By David Jevons
Those of you who are regular readers of the Ramala newsletter will no doubt be aware that in recent months I suffered a heart attack, which necessitated a visit to my local hospital on three occasions and having to undergo two minor heart operations. These visits gave me time for reflection, both on the nature and purpose of suffering and on the way that I viewed other people's suffering. Many of you will also have heard that Sai Baba fell and fractured his hip a few months ago, and that he had to undergo a painful operation. For me personally it has been a challenging time, because I knew that Sai Baba had willingly taken on the illness of devotees at various times in the past in order to save their lives, and had subsequently healed himself, so why would he not heal himself now? Furthermore, why did such an accident happen to an avatar, a realised being? If even they have to suffer, then, what hope is there for us lesser mortals? I just could not understand why this accident had happened to Sai Baba and all sorts of niggling doubts began to arise in my mind.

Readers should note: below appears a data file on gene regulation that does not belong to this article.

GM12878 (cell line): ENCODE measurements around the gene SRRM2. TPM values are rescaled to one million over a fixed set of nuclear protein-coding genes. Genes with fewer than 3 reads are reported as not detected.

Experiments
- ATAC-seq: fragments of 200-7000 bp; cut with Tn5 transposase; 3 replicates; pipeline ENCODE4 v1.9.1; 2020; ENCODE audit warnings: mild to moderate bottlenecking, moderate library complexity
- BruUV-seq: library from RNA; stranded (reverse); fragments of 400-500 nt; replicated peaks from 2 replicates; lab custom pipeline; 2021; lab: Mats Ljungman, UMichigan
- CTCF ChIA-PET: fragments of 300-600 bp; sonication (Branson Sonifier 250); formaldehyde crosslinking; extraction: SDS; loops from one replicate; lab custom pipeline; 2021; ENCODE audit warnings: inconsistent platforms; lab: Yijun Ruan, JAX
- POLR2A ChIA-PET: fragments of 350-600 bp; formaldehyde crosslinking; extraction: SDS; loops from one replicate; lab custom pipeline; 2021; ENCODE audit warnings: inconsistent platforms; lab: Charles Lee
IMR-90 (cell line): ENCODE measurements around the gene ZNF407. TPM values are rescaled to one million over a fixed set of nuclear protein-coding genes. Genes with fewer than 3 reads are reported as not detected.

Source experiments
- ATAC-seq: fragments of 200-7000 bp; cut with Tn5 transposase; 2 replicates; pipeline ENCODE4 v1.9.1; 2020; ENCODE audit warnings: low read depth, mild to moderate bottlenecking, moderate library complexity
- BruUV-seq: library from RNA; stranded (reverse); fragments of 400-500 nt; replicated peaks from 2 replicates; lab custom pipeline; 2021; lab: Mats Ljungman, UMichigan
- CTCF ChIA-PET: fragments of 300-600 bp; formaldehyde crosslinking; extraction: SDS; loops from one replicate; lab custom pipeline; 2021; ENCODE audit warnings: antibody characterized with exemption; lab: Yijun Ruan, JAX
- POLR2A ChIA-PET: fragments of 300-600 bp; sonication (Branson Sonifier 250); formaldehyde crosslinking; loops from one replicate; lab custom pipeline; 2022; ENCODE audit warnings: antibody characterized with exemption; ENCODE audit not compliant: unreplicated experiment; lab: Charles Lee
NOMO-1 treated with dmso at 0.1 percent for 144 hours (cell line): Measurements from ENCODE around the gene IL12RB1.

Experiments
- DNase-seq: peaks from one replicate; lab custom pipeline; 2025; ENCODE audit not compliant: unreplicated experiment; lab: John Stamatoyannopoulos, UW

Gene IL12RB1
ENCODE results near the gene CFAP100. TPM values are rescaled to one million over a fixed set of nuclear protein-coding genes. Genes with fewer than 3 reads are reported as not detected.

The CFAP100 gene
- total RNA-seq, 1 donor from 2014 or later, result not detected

We were in an interview with Sai Baba several years ago and some one asked him about how they should handle suffering. Sai Baba replied that all suffering is associated with body consciousness and that the spirit, the divine atma, never suffers. He then took a handkerchief in his hand, held it up and dropped it saying, "This handkerchief represents the suffering, just let it go and it will fall away" and then to illustrate this he let go of the handkerchief and it dropped to the ground. At the time I remembered thinking that whilst this process might apply to psychological suffering, I was not too sure as to how it would help me to cope with physical body pain. Nevertheless, in succeeding years, whenever I was faced with physical pain, usually in the dentist's chair, I got myself into the habit of chanting silently "I am not my body, I am not my body" and of saying the Gayatri Mantra. I used to meditate and try to move my consciousness onto another plane of being, to be the observer of my body, to disassociate myself from it, but I only met with limited success. The main problem was that I only practised the technique when I was about to face pain, rather than on a daily basis and, as with meditation, you just can't sit down and expect to do it. You have to practise. It is rather like practising a fire drill. You practise it even though no fire is present at the time. Nevertheless I know that the principle is correct and my more recent experiences have proved to me that relaxing and focussing on something other than the pain is most beneficial. Sai Baba says, " To rise above pain one should meditate and chant God's name. Without meditation it is not possible to control and master the mind. Thus, meditation is essential, to immerse the mind in the Supreme Consciousness."